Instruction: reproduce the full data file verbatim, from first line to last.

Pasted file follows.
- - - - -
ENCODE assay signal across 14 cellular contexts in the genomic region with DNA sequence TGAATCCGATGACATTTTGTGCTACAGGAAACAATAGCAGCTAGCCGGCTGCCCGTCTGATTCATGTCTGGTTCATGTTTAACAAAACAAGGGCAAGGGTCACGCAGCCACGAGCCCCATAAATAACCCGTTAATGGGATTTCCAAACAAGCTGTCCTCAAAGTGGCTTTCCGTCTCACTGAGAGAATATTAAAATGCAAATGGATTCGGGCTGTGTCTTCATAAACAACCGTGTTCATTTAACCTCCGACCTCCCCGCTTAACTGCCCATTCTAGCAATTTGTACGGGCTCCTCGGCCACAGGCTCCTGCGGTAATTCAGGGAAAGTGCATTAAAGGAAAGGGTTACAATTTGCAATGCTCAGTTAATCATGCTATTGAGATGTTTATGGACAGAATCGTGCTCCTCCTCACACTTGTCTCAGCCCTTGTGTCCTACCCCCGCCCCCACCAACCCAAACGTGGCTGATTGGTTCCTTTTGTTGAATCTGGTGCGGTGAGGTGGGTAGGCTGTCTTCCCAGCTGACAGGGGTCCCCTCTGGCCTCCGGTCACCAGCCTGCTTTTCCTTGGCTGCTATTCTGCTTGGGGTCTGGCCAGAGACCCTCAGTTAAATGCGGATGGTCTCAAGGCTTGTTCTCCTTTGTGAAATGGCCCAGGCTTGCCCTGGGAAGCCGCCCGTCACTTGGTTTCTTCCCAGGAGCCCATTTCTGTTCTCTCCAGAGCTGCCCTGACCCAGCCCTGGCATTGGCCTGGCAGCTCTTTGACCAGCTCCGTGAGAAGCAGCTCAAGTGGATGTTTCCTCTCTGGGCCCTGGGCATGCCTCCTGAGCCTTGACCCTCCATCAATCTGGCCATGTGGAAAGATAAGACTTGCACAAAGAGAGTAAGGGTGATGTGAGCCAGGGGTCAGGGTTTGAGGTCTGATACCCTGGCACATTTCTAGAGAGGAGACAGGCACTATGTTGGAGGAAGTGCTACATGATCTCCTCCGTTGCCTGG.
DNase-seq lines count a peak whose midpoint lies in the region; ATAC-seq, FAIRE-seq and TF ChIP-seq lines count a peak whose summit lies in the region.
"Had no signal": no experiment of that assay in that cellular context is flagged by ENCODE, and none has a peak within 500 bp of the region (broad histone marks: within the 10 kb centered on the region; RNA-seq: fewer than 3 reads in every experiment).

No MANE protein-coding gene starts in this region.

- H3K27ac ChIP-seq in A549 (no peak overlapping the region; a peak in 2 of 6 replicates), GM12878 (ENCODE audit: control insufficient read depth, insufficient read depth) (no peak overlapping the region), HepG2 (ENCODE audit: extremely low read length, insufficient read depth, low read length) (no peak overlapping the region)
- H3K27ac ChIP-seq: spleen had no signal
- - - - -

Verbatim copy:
ENCODE assay signal across 14 cellular contexts in the genomic region with DNA sequence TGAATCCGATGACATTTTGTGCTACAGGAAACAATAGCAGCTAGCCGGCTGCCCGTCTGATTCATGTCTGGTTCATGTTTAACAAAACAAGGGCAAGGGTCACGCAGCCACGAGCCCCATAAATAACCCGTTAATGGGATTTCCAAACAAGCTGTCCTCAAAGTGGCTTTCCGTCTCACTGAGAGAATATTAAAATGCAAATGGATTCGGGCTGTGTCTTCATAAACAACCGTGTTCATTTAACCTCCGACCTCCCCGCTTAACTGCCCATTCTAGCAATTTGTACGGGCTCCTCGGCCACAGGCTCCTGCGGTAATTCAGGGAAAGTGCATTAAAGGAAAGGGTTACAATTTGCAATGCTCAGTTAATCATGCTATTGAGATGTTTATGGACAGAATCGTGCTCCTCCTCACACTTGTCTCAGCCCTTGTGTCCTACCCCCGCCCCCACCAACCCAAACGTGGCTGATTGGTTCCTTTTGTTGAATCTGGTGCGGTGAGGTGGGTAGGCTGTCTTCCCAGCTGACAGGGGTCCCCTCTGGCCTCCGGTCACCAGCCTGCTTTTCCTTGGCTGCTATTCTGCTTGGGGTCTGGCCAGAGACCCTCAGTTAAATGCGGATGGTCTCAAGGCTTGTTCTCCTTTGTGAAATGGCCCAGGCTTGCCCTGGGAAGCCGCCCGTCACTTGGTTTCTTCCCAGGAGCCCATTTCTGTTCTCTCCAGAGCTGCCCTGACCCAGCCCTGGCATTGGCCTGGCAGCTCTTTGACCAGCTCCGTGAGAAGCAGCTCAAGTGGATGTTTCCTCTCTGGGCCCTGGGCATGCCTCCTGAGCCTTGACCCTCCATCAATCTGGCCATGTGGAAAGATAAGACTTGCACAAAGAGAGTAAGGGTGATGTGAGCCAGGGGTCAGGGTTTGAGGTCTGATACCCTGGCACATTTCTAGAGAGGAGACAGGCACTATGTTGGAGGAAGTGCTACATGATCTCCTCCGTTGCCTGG.
DNase-seq lines count a peak whose midpoint lies in the region; ATAC-seq, FAIRE-seq and TF ChIP-seq lines count a peak whose summit lies in the region.
"Had no signal": no experiment of that assay in that cellular context is flagged by ENCODE, and none has a peak within 500 bp of the region (broad histone marks: within the 10 kb centered on the region; RNA-seq: fewer than 3 reads in every experiment).

No MANE protein-coding gene starts in this region.

- H3K27ac ChIP-seq in A549 (no peak overlapping the region; a peak in 2 of 6 replicates), GM12878 (ENCODE audit: control insufficient read depth, insufficient read depth) (no peak overlapping the region), HepG2 (ENCODE audit: extremely low read length, insufficient read depth, low read length) (no peak overlapping the region)
- H3K27ac ChIP-seq: spleen had no signal